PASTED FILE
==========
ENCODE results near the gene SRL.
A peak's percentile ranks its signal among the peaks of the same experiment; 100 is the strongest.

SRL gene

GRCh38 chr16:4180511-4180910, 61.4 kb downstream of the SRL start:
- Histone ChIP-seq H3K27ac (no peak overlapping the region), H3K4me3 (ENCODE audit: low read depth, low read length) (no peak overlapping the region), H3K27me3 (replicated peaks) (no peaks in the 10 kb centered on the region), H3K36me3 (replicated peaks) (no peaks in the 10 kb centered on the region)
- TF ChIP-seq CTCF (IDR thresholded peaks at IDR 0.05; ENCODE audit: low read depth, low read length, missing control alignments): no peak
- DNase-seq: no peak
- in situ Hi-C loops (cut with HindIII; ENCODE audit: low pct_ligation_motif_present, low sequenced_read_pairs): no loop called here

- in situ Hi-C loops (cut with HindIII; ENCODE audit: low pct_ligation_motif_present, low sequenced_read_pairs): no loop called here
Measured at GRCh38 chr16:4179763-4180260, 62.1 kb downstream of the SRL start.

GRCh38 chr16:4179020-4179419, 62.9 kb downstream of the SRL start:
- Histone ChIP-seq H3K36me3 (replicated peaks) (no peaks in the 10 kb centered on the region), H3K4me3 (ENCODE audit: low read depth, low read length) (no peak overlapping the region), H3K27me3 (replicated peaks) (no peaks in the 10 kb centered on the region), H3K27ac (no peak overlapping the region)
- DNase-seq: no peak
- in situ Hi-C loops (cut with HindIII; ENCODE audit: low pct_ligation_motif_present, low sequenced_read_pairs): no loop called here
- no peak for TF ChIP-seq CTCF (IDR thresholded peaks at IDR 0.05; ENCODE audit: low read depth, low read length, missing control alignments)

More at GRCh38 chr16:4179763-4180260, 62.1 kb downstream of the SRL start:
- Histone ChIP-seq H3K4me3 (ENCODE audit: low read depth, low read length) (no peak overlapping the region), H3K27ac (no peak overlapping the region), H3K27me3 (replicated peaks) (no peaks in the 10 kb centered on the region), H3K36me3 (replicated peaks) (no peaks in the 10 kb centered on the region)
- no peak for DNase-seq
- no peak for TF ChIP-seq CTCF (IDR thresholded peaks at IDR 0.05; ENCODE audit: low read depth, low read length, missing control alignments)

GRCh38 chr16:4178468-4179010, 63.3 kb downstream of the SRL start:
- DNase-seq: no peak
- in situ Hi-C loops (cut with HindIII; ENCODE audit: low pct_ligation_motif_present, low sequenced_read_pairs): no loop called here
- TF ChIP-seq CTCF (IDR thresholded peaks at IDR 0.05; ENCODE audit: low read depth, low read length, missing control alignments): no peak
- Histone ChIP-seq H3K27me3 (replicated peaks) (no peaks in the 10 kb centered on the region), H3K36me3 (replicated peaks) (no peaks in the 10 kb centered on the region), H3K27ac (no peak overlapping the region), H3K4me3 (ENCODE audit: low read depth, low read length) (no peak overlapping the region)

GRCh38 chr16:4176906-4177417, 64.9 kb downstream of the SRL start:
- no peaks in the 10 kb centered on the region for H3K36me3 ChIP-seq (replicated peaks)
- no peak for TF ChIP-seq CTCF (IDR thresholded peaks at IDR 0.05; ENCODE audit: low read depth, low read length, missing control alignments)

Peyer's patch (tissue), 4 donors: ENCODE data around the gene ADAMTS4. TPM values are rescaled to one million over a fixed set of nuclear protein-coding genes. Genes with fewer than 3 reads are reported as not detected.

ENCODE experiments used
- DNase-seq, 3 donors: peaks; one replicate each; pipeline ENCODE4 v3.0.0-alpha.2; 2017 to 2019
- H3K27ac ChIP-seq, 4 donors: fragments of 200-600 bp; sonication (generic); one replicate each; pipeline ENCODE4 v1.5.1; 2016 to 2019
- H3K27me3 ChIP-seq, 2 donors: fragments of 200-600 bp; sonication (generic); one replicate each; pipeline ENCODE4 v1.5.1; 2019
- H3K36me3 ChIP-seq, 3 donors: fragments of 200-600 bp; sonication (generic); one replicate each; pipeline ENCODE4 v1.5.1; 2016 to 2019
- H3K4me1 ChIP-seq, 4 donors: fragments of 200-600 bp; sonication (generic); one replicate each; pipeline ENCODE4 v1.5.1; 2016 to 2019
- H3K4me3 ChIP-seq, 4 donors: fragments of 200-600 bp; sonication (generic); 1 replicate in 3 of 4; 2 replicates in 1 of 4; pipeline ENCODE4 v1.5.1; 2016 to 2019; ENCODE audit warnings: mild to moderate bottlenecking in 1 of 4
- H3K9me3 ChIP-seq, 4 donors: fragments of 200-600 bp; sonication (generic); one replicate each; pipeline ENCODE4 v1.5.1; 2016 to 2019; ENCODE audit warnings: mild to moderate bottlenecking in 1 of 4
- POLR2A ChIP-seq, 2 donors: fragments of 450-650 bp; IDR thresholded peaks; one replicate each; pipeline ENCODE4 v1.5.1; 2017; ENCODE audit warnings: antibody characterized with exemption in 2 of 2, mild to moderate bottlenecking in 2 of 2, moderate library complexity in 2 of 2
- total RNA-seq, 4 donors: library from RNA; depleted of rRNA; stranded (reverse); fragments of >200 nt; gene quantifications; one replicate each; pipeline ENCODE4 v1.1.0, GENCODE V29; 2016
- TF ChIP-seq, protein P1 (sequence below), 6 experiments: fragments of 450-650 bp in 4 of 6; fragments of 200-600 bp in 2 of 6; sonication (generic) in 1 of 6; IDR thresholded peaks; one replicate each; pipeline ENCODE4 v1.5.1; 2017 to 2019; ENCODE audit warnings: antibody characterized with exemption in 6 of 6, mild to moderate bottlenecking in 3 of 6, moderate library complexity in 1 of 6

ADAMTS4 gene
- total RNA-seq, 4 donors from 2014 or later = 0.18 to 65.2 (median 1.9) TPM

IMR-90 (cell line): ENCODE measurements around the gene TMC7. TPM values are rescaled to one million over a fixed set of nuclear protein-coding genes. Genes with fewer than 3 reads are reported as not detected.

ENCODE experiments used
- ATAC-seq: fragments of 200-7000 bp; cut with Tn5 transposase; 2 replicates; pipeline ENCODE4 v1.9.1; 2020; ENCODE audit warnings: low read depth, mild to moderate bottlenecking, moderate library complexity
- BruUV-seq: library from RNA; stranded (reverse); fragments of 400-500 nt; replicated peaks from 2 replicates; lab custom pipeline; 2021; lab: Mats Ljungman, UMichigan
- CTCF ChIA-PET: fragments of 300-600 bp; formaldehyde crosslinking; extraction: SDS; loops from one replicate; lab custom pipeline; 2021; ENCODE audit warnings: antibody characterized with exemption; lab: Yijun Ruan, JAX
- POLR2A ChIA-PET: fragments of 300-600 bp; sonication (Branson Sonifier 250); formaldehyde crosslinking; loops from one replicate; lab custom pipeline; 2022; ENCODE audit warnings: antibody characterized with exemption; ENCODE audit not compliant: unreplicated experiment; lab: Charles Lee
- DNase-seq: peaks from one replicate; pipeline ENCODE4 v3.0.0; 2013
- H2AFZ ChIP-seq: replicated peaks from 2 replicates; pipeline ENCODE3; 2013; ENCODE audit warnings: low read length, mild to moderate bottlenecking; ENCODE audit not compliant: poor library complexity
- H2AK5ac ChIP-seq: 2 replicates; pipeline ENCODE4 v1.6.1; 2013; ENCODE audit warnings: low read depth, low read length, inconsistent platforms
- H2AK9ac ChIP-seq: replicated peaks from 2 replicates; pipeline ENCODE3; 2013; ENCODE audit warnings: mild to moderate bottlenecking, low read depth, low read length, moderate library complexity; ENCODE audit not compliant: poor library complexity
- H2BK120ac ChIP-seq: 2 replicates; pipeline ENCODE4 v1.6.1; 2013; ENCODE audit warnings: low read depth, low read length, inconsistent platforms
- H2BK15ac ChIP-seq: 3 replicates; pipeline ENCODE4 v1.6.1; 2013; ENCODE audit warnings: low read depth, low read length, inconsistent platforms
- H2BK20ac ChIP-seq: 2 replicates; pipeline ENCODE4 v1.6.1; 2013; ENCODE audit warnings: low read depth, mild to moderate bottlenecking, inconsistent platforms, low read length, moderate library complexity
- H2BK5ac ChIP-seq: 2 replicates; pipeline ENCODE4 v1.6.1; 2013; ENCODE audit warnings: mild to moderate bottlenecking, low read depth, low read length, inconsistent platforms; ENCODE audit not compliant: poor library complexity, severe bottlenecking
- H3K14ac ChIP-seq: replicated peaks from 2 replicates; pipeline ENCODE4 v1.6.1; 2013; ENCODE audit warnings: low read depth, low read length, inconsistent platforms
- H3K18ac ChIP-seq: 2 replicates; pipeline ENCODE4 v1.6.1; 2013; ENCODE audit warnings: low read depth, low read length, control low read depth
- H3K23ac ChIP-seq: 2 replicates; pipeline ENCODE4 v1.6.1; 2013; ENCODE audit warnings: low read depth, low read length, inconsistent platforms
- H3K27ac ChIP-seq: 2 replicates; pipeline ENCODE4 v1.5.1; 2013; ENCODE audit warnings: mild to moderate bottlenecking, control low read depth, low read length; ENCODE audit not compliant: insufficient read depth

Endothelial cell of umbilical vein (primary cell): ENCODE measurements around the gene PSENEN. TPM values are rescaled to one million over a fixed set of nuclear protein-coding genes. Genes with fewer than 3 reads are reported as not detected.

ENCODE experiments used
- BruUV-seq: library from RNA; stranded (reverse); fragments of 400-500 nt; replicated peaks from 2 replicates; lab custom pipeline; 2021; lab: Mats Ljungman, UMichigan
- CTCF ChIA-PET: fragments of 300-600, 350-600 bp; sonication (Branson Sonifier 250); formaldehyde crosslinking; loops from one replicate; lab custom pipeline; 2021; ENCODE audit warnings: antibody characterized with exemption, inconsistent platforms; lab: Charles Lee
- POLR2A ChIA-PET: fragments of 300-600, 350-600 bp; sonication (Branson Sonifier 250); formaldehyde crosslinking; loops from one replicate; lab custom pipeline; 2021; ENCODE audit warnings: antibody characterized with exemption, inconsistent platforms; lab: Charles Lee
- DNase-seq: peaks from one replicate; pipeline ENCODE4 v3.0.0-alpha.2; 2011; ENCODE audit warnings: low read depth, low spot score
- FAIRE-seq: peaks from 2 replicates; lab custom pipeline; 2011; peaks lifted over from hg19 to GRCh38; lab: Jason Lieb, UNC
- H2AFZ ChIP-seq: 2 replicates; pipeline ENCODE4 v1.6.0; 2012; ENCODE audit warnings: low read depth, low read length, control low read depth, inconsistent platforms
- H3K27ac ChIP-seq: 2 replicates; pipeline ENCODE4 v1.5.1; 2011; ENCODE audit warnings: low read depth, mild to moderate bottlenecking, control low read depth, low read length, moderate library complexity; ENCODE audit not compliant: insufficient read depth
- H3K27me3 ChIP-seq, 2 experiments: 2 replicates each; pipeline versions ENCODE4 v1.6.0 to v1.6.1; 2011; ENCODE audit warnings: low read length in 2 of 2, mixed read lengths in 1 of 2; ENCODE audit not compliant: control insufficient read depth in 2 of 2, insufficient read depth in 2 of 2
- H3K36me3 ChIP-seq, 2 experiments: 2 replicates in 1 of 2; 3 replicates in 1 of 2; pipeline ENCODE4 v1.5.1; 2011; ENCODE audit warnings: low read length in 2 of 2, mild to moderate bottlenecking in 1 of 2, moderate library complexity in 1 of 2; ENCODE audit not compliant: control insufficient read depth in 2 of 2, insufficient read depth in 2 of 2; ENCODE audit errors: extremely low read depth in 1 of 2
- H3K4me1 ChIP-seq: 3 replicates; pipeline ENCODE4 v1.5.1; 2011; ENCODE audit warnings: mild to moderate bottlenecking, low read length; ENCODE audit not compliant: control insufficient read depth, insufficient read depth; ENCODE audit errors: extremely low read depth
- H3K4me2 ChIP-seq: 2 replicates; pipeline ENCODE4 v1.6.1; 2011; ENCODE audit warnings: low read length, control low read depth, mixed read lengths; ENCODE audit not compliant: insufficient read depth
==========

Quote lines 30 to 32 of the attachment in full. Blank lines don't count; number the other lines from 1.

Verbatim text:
- DNase-seq, 3 donors: peaks; one replicate each; pipeline ENCODE4 v3.0.0-alpha.2; 2017 to 2019
- H3K27ac ChIP-seq, 4 donors: fragments of 200-600 bp; sonication (generic); one replicate each; pipeline ENCODE4 v1.5.1; 2016 to 2019
- H3K27me3 ChIP-seq, 2 donors: fragments of 200-600 bp; sonication (generic); one replicate each; pipeline ENCODE4 v1.5.1; 2019